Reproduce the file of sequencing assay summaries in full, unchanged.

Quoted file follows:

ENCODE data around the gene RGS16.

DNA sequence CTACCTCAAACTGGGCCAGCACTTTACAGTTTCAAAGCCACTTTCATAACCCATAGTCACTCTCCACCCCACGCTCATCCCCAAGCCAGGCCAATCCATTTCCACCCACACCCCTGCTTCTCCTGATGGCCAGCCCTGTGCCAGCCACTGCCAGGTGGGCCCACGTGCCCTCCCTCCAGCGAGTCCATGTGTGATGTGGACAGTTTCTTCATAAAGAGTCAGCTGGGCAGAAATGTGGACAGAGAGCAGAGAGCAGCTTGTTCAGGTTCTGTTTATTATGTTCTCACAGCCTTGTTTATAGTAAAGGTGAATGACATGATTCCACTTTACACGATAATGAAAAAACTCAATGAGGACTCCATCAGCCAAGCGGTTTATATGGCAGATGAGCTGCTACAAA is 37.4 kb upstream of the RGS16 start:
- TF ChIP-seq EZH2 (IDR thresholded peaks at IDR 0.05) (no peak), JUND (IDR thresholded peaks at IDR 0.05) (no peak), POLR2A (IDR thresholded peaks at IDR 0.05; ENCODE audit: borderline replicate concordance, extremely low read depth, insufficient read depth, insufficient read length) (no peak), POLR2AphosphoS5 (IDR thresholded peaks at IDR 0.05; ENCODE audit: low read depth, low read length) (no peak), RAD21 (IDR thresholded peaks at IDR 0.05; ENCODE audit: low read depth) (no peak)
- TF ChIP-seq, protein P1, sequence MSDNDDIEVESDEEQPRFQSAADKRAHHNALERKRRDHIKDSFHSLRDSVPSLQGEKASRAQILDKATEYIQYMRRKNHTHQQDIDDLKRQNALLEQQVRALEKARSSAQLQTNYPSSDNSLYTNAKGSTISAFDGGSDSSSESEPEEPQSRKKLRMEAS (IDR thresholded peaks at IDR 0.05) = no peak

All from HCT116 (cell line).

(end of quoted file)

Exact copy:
ENCODE data around the gene RGS16.

DNA sequence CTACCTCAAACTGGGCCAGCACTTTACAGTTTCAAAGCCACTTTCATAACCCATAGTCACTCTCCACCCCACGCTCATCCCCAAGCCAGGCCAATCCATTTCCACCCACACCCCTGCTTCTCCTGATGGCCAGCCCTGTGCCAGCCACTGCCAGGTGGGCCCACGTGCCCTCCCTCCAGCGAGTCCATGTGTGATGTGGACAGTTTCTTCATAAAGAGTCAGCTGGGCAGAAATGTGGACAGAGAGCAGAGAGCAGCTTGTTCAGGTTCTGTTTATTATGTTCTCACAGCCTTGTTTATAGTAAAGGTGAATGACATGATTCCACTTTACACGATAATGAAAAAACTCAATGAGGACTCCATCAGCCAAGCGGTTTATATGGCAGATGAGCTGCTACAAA is 37.4 kb upstream of the RGS16 start:
- TF ChIP-seq EZH2 (IDR thresholded peaks at IDR 0.05) (no peak), JUND (IDR thresholded peaks at IDR 0.05) (no peak), POLR2A (IDR thresholded peaks at IDR 0.05; ENCODE audit: borderline replicate concordance, extremely low read depth, insufficient read depth, insufficient read length) (no peak), POLR2AphosphoS5 (IDR thresholded peaks at IDR 0.05; ENCODE audit: low read depth, low read length) (no peak), RAD21 (IDR thresholded peaks at IDR 0.05; ENCODE audit: low read depth) (no peak)
- TF ChIP-seq, protein P1, sequence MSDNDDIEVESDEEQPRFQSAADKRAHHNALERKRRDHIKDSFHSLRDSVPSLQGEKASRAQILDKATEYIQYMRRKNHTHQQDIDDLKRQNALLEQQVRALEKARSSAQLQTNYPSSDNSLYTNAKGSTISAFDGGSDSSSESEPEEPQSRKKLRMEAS (IDR thresholded peaks at IDR 0.05) = no peak

All from HCT116 (cell line).